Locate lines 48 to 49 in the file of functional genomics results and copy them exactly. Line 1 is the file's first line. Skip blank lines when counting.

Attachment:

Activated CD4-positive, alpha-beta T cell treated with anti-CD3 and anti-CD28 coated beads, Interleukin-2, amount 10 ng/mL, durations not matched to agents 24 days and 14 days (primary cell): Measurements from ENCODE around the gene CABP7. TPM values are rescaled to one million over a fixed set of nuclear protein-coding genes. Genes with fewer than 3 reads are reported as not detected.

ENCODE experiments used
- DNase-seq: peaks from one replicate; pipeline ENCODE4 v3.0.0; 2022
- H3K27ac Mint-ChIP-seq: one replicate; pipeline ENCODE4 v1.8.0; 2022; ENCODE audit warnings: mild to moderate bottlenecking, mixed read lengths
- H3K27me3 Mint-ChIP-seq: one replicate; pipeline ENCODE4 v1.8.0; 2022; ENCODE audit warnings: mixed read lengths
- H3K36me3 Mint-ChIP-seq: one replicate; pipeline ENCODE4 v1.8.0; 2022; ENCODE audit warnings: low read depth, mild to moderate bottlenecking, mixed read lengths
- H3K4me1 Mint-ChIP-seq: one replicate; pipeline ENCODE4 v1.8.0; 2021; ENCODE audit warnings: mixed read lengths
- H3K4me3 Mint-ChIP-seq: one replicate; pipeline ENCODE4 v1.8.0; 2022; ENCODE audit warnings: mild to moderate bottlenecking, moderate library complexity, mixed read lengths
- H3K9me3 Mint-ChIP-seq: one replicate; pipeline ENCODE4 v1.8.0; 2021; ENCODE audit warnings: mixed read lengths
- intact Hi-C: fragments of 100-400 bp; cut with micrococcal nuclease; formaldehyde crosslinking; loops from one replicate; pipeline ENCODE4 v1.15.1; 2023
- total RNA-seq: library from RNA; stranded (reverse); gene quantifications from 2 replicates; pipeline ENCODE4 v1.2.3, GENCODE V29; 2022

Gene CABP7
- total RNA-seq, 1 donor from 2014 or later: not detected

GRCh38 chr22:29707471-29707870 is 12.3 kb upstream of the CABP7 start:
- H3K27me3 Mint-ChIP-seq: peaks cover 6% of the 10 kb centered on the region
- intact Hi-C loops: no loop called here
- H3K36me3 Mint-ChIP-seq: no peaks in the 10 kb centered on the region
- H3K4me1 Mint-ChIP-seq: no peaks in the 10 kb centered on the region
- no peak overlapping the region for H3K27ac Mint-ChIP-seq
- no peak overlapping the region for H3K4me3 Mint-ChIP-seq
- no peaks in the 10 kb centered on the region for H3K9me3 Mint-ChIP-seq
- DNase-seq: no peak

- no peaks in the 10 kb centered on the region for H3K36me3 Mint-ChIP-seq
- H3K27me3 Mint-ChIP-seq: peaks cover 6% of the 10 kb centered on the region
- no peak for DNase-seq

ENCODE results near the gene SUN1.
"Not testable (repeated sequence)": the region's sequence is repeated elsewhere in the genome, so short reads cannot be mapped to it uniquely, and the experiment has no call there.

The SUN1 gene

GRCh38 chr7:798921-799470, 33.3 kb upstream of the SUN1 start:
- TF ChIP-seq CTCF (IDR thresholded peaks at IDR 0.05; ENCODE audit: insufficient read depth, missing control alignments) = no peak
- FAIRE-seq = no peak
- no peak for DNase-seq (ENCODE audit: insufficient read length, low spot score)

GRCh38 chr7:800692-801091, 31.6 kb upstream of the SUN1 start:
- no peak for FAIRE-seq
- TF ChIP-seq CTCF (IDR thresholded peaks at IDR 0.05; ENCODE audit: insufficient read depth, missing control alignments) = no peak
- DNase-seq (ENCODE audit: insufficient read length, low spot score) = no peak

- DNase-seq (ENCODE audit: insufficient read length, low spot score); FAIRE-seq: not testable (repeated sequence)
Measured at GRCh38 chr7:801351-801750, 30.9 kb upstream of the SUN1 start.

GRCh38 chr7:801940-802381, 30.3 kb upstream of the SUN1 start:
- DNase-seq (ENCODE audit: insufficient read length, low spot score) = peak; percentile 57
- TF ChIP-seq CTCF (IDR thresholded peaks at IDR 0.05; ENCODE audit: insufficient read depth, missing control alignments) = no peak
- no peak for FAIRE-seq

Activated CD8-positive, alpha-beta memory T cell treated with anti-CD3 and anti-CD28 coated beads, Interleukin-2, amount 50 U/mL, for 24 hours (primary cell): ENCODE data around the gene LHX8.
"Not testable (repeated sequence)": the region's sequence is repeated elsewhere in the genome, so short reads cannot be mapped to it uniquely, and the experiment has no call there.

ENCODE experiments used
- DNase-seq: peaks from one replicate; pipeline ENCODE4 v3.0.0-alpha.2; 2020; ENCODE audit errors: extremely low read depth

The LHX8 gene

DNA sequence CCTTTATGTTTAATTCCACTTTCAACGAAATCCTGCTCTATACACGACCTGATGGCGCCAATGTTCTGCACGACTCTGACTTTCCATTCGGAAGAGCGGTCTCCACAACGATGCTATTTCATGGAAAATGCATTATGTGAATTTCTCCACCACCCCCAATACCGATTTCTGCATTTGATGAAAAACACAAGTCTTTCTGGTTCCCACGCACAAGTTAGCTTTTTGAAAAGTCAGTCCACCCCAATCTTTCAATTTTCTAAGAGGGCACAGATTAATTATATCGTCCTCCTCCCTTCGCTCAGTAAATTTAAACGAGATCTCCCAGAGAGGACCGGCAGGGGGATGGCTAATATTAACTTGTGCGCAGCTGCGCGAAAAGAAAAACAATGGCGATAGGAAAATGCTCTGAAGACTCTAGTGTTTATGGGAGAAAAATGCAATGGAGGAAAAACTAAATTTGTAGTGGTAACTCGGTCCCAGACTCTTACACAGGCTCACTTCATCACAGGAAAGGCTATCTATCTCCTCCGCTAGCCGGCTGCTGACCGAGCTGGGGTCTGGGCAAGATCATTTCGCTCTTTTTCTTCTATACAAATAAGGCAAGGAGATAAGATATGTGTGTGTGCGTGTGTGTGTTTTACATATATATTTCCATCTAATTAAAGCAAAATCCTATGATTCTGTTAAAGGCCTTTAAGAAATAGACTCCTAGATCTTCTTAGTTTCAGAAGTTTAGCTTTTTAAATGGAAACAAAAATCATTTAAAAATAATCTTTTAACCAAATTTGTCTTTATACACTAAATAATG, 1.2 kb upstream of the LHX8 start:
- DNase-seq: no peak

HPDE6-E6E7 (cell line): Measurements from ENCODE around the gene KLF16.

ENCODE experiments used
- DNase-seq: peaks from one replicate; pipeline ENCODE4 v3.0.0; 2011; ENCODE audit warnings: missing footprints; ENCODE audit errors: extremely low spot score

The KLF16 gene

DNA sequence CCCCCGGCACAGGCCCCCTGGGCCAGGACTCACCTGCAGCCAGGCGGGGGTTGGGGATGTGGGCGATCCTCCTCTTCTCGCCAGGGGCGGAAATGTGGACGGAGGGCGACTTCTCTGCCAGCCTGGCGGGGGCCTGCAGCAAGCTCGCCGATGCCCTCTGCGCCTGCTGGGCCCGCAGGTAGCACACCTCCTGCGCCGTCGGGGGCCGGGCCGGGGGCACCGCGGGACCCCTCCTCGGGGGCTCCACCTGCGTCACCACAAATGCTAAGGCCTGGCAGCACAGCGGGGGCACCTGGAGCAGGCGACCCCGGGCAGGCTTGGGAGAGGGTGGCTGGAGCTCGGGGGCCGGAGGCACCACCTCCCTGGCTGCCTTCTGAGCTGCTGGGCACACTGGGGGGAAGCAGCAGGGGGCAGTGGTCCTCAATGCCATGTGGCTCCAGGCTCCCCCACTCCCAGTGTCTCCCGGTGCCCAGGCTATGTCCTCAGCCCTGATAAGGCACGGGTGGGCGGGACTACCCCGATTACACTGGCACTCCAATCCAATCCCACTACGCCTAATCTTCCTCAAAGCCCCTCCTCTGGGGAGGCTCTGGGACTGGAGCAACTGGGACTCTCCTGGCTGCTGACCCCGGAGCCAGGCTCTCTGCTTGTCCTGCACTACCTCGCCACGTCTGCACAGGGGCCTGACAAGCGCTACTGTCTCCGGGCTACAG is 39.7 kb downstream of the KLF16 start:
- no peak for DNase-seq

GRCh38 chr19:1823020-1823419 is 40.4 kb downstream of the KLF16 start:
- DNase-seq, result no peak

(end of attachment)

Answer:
DNA sequence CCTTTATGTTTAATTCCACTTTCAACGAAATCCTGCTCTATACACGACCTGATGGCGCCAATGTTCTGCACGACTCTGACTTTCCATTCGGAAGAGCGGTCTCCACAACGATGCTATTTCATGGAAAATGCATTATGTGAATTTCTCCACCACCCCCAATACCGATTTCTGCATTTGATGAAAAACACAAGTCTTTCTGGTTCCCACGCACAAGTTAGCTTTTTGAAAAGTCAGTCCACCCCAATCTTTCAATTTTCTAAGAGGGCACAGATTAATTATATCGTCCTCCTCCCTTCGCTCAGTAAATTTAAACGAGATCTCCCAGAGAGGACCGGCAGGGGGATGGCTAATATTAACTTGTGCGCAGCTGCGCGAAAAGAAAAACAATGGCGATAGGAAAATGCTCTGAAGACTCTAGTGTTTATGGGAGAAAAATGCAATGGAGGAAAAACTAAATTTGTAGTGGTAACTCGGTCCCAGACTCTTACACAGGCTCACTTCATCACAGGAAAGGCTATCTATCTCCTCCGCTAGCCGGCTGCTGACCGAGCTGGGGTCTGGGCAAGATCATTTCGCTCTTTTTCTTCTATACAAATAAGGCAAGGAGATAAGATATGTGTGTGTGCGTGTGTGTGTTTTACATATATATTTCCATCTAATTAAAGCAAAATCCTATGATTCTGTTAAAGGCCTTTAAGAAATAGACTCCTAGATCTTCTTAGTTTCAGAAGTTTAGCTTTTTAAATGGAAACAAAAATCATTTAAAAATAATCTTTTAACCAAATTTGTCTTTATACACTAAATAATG, 1.2 kb upstream of the LHX8 start:
- DNase-seq: no peak